While some buyers may be forced out of the market by higher prices, homeowners are seeing their equity rise. That could lead to more houses being put on the market. Realtors and economists say insufficient equity has contributed to the tight housing inventories.

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Existing Home Sales Near High Last Seen in 2007
In 2013, the median lot size of a new sold single-family house was 8,596 square feet, or just under 0.2 acres. While that might not seem like a lot for you suburban homeowners, a regional breakdown shows that the small average size isn't due to urban inhabitants alone. The Northeast enjoys the largest average lot, at 13,052 square feet, while the less densely populated South and West lay claim to just 8,649 square feet and 6,796 square feet, respectively.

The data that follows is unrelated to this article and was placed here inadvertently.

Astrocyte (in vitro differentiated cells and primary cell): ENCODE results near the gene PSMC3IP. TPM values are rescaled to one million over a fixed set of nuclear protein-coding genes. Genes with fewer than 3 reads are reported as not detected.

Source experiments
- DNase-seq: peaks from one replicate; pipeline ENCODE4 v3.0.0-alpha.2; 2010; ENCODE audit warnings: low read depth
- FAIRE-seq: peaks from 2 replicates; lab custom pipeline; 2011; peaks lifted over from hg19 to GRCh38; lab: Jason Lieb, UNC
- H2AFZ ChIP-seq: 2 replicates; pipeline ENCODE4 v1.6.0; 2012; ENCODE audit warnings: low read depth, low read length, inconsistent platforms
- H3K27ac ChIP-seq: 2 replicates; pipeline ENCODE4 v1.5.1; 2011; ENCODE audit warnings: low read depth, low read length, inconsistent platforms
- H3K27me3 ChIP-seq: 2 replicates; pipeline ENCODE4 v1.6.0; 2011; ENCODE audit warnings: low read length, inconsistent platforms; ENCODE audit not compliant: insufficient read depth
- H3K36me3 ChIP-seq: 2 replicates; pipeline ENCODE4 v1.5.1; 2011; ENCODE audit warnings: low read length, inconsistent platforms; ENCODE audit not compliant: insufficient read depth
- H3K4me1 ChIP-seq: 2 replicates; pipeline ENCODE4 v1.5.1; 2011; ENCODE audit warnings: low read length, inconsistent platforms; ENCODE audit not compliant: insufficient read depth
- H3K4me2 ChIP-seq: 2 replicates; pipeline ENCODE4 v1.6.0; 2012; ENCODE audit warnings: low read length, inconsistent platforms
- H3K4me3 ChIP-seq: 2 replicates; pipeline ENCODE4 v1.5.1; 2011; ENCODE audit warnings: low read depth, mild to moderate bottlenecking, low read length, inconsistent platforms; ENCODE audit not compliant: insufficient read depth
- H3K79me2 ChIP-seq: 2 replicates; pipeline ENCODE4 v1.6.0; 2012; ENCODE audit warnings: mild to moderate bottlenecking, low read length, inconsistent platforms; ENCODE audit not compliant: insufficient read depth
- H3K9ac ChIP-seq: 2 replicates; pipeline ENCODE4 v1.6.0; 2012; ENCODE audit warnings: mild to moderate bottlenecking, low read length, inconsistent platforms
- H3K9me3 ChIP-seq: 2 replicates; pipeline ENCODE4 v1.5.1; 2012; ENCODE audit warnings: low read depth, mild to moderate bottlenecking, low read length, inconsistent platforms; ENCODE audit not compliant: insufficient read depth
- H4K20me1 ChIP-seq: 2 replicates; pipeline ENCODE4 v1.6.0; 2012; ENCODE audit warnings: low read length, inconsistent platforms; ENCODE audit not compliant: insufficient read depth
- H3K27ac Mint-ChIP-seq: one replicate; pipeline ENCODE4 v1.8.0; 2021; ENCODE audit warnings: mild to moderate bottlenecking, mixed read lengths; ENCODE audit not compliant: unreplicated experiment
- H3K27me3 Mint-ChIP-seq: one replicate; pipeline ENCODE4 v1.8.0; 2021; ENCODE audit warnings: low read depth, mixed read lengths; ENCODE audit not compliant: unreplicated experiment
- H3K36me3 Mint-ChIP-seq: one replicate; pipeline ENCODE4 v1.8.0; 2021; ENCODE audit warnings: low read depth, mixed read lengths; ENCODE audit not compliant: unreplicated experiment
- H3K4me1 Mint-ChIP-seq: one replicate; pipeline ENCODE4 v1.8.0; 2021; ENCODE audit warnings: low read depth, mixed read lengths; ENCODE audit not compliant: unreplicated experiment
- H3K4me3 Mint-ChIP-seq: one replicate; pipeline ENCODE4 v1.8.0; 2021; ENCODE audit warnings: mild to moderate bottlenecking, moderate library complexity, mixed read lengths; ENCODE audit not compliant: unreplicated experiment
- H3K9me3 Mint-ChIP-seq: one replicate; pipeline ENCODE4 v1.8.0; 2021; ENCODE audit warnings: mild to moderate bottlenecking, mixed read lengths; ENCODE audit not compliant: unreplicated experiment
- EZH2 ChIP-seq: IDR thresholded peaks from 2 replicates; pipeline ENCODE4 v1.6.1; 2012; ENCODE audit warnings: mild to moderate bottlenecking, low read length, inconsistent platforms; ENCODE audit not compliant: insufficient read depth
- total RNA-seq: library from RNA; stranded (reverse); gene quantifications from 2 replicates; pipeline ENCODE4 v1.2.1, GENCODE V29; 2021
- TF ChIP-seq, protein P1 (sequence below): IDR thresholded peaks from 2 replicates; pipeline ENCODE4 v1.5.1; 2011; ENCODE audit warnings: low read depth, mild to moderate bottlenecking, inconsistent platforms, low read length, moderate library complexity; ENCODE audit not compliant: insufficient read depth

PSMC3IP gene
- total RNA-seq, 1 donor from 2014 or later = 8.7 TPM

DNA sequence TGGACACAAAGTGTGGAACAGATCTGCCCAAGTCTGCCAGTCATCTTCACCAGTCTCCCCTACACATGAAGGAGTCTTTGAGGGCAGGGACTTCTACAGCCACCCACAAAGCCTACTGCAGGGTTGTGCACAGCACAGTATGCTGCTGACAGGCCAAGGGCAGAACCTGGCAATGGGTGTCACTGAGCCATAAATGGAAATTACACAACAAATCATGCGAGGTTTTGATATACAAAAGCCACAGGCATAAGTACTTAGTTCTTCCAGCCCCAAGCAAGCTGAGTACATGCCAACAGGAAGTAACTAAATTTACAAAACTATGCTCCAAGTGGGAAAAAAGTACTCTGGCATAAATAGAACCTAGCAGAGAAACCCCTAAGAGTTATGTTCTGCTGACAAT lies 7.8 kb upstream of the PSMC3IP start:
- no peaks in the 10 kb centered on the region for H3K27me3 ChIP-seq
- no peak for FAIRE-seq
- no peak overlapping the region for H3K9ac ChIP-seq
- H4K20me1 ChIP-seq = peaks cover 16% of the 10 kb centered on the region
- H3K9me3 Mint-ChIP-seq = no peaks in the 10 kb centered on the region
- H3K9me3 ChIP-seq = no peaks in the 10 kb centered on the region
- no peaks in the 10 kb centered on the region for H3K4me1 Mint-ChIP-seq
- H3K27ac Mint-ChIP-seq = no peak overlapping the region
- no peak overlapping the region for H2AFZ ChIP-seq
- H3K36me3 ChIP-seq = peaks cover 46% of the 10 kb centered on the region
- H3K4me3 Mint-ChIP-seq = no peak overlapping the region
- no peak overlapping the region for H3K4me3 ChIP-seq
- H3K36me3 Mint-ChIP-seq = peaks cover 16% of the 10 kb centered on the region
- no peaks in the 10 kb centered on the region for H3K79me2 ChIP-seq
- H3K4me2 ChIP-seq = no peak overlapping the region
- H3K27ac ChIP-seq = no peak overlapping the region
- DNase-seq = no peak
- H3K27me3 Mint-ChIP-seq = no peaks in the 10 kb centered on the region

From a footprint of 1,650 square feet in 1978, the average American home has grown 50 percent, to 2,478 square feet. Yet tough times seem to be squeezing our expansionary attitude. Although new single-family homes sold in 2013 clocked in at a median 2,478 square feet, single-family homes completed in 2013 amounted to just 2,384 square feet. Homebuilder confidence has plummeted into pessimism in the last few months, hinting that the housing market's road to recovery might be rougher than expected.

While birth rates have held relatively steady for the past 40 years, everyone apparently needs more elbow room. The share of homes with four or more bedrooms has jumped from 27 percent in 1978 to 51 percent in 2013. And where would a bedroom be without a bathroom? While just 8 percent of 1978 homes had three or more baths, 37 percent of homes now fall in that category.